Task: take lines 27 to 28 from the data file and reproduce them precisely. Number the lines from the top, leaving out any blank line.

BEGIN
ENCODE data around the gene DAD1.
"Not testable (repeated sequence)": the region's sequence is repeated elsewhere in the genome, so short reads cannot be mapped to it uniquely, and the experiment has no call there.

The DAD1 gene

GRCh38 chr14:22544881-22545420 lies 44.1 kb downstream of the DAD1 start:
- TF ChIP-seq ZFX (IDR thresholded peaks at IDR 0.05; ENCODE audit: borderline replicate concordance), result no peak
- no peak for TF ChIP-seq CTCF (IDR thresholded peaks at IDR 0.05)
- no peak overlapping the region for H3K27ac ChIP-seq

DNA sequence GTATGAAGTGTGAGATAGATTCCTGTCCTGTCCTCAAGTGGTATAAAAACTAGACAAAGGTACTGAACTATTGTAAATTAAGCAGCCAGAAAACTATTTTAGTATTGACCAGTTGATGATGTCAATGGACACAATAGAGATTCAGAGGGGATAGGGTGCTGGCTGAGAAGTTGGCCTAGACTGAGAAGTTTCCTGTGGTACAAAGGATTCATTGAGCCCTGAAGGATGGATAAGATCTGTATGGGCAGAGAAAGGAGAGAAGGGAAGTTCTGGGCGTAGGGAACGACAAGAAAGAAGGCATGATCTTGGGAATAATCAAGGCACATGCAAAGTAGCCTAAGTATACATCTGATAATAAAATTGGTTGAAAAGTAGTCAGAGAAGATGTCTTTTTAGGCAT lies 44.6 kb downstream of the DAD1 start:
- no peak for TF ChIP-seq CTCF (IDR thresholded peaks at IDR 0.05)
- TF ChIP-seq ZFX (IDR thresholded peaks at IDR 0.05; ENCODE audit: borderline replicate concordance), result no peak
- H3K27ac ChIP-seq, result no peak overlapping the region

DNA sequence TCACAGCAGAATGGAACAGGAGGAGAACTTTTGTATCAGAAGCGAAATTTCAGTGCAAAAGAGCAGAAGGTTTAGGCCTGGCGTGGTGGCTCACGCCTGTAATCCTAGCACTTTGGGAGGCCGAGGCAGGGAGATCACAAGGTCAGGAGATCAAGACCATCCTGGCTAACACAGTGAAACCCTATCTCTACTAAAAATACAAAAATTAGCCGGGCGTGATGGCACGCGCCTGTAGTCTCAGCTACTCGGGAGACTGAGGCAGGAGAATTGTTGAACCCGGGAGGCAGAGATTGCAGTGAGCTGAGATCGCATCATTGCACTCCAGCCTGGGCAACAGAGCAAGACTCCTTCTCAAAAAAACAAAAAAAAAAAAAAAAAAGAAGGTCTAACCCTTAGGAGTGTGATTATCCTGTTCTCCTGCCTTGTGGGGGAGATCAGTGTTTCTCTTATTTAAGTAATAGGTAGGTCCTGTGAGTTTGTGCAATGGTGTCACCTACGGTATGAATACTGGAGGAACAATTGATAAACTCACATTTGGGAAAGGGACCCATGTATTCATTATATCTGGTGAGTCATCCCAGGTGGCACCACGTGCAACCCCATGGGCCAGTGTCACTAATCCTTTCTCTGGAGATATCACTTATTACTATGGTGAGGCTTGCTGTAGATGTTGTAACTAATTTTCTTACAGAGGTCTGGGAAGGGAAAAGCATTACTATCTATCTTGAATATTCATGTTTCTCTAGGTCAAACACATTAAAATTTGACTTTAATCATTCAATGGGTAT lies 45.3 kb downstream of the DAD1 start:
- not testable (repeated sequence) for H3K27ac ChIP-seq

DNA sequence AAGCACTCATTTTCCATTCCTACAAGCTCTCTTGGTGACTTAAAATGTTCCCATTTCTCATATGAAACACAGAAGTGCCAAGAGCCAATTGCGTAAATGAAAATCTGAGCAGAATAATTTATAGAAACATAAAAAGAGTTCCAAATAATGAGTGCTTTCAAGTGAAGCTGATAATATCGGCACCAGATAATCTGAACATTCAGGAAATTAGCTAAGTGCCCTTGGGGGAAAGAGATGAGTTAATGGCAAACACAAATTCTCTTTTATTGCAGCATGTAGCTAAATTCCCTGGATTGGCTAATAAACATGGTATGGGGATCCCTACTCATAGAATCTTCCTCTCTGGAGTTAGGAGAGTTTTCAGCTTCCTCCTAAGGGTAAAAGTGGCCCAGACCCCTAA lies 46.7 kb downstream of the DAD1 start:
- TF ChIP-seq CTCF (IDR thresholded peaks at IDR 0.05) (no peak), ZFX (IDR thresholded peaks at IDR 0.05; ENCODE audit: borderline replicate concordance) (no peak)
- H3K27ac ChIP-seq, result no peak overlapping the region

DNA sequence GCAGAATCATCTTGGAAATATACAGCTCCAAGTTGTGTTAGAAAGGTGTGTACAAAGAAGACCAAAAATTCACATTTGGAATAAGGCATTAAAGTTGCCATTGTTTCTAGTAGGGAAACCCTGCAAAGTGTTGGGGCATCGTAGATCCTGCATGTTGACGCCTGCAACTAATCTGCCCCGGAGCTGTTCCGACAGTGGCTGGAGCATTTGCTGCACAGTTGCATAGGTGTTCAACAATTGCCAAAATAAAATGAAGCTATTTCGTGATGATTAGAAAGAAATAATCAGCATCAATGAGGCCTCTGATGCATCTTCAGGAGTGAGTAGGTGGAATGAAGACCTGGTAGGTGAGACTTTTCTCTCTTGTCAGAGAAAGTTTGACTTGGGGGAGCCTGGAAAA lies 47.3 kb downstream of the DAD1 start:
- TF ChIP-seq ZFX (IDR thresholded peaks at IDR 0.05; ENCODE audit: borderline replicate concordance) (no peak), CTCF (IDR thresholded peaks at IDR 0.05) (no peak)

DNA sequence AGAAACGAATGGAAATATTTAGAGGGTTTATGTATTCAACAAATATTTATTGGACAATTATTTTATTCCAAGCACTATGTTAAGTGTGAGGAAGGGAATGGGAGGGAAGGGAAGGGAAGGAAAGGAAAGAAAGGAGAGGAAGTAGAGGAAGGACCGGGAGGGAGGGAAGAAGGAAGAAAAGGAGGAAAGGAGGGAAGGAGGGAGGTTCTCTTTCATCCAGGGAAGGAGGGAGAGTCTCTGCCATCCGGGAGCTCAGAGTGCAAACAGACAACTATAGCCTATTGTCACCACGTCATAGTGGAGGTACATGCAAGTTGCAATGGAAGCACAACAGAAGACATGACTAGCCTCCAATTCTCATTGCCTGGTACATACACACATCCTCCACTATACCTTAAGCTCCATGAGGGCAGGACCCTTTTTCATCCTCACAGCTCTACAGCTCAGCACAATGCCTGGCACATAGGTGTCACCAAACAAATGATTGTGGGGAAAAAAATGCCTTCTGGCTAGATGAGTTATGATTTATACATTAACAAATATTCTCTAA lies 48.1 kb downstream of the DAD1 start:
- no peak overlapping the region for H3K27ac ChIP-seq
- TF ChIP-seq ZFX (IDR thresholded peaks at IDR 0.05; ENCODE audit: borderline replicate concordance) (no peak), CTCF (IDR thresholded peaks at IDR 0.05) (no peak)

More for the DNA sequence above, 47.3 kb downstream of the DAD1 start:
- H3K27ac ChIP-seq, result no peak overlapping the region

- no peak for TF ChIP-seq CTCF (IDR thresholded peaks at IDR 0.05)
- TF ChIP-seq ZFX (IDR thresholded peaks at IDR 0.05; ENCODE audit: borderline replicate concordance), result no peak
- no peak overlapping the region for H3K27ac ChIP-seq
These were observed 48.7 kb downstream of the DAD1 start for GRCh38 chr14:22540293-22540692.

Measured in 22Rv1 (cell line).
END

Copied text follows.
These were observed 48.7 kb downstream of the DAD1 start for GRCh38 chr14:22540293-22540692.

Measured in 22Rv1 (cell line).